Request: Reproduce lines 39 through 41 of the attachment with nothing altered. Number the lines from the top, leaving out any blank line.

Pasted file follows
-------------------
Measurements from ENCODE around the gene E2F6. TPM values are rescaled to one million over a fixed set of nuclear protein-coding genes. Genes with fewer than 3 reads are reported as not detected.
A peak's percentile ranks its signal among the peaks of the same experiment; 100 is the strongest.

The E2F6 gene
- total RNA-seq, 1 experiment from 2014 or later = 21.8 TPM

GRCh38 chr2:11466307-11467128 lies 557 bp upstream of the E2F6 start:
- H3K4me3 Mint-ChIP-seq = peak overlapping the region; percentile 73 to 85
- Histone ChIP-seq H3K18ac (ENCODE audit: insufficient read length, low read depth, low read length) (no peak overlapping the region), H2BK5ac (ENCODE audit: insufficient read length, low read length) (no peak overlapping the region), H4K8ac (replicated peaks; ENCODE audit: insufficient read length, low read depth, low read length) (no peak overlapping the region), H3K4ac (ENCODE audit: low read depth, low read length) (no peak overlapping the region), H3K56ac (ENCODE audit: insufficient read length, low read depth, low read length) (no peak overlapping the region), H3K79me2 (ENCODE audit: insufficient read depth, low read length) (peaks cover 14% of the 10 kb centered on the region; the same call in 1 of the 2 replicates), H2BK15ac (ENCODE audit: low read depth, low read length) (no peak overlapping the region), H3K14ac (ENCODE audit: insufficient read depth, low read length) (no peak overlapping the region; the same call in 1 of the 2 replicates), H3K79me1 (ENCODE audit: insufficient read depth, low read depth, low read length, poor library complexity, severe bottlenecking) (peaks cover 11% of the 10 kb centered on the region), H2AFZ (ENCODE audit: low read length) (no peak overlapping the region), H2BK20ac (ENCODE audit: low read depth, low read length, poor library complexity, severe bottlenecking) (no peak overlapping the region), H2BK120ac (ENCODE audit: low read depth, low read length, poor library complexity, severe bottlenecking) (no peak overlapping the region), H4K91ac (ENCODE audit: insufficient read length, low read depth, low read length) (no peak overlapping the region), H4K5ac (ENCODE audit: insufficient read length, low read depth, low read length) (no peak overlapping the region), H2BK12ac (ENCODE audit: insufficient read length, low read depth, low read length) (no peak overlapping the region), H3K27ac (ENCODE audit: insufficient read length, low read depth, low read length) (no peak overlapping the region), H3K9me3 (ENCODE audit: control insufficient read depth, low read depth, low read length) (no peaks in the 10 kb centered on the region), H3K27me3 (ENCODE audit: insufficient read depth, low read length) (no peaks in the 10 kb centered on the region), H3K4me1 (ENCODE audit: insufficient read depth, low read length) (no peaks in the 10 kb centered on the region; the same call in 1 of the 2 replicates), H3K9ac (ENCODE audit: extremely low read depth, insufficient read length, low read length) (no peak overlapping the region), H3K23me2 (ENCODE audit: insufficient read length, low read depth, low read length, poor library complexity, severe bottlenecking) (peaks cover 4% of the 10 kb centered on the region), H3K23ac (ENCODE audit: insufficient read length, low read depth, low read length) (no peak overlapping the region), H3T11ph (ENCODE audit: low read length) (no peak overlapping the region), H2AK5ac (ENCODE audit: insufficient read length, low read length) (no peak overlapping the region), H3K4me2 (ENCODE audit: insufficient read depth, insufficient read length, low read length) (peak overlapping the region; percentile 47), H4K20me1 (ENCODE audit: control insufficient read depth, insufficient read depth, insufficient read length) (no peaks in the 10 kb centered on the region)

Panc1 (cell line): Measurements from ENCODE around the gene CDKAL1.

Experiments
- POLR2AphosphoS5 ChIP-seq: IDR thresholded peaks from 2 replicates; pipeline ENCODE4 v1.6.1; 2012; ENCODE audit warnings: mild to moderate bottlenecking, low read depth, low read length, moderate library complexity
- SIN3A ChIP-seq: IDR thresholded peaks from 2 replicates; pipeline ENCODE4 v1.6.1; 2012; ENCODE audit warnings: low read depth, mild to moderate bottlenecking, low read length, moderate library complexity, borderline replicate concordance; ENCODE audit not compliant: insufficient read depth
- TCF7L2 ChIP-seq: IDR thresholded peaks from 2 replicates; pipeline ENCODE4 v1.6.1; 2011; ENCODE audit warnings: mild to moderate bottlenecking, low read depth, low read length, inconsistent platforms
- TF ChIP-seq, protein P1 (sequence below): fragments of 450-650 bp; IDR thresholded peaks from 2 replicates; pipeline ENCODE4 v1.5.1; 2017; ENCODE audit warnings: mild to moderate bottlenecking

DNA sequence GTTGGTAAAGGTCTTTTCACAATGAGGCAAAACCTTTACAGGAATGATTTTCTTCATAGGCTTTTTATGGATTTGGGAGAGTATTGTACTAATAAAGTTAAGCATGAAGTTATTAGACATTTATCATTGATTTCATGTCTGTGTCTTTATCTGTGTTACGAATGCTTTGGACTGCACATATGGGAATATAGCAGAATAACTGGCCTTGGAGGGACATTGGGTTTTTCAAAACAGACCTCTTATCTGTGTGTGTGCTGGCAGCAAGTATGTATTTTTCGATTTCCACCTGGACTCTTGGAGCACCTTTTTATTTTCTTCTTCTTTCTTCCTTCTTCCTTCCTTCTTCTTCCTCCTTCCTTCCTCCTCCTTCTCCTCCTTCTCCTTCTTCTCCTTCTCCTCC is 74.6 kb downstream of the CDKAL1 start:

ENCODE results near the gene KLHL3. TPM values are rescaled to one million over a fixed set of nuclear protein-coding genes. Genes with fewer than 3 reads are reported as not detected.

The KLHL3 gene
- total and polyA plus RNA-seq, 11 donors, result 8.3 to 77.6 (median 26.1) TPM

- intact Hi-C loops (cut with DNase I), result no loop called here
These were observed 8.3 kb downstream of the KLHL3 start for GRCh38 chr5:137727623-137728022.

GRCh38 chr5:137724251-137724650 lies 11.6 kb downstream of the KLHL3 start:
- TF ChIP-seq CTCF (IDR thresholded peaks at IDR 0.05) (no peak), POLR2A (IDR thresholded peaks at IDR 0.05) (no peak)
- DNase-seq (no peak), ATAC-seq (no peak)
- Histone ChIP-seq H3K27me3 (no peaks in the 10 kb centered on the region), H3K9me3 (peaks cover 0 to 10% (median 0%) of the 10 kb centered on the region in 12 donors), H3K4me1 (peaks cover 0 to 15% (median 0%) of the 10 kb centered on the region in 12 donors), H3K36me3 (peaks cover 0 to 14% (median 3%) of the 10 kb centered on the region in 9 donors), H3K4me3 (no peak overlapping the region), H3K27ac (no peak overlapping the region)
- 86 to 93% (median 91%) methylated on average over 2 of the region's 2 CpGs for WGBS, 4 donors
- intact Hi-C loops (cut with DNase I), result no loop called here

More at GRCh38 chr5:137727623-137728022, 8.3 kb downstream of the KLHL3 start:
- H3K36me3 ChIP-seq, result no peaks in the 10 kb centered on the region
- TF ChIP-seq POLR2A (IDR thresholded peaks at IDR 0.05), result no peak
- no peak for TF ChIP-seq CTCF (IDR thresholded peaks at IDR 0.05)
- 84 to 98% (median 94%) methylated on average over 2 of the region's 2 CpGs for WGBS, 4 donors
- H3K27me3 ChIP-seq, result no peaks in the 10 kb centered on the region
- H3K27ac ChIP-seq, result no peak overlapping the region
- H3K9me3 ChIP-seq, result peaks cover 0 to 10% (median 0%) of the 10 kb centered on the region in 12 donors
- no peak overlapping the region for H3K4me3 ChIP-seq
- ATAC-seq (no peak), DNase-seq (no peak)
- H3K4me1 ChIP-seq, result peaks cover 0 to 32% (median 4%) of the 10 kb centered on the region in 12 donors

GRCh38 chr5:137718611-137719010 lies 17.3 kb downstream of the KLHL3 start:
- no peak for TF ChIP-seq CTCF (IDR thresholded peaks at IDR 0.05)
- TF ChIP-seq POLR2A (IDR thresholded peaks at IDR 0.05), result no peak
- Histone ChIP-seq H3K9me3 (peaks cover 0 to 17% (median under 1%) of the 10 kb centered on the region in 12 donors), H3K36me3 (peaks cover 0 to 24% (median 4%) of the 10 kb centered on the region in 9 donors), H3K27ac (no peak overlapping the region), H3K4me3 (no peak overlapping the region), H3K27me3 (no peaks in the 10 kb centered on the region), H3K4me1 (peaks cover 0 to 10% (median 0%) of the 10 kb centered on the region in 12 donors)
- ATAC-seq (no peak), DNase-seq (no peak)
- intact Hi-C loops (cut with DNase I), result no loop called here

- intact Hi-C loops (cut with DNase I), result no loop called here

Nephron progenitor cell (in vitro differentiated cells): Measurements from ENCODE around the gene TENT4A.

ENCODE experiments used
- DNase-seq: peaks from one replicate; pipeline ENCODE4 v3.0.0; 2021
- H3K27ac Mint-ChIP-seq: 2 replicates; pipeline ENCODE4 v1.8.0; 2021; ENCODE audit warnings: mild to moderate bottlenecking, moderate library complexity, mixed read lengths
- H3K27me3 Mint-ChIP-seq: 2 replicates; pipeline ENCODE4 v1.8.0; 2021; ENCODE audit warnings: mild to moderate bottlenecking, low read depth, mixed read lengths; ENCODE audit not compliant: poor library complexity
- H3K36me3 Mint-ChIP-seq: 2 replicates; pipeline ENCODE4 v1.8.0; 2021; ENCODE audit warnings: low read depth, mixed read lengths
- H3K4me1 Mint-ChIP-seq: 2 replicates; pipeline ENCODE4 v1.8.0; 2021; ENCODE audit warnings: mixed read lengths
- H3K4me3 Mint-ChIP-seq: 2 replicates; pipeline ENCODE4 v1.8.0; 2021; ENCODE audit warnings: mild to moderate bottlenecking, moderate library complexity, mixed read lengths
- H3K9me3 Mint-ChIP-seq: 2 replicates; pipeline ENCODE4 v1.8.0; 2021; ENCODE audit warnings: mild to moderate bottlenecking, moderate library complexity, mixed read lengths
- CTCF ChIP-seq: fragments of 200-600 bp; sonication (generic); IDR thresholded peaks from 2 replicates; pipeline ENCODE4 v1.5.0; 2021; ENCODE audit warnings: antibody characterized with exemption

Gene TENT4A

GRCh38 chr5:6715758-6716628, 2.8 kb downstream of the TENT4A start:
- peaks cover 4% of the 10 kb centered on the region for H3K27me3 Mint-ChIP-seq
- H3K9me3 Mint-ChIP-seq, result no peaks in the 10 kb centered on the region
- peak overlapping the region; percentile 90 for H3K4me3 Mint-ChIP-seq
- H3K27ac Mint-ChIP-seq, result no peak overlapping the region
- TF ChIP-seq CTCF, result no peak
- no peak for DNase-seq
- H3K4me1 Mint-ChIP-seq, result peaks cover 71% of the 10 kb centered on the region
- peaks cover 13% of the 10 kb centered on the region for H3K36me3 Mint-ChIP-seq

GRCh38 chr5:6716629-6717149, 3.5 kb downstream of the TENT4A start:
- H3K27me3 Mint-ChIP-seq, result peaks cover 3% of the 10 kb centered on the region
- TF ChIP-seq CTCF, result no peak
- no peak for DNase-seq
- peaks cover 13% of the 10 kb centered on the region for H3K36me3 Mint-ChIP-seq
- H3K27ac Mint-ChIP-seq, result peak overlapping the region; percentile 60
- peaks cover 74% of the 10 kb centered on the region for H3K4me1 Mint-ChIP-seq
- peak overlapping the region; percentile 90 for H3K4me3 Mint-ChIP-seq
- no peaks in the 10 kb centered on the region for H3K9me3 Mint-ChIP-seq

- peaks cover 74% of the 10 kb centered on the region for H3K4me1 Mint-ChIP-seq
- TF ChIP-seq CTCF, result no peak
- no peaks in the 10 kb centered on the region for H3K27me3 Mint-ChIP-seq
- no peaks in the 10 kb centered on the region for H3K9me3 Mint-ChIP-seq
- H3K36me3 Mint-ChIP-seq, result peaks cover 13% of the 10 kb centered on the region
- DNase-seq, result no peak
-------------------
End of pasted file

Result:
- TF ChIP-seq POLR2A (IDR thresholded peaks at IDR 0.05), result no peak
- Histone ChIP-seq H3K9me3 (peaks cover 0 to 17% (median under 1%) of the 10 kb centered on the region in 12 donors), H3K36me3 (peaks cover 0 to 24% (median 4%) of the 10 kb centered on the region in 9 donors), H3K27ac (no peak overlapping the region), H3K4me3 (no peak overlapping the region), H3K27me3 (no peaks in the 10 kb centered on the region), H3K4me1 (peaks cover 0 to 10% (median 0%) of the 10 kb centered on the region in 12 donors)
- ATAC-seq (no peak), DNase-seq (no peak)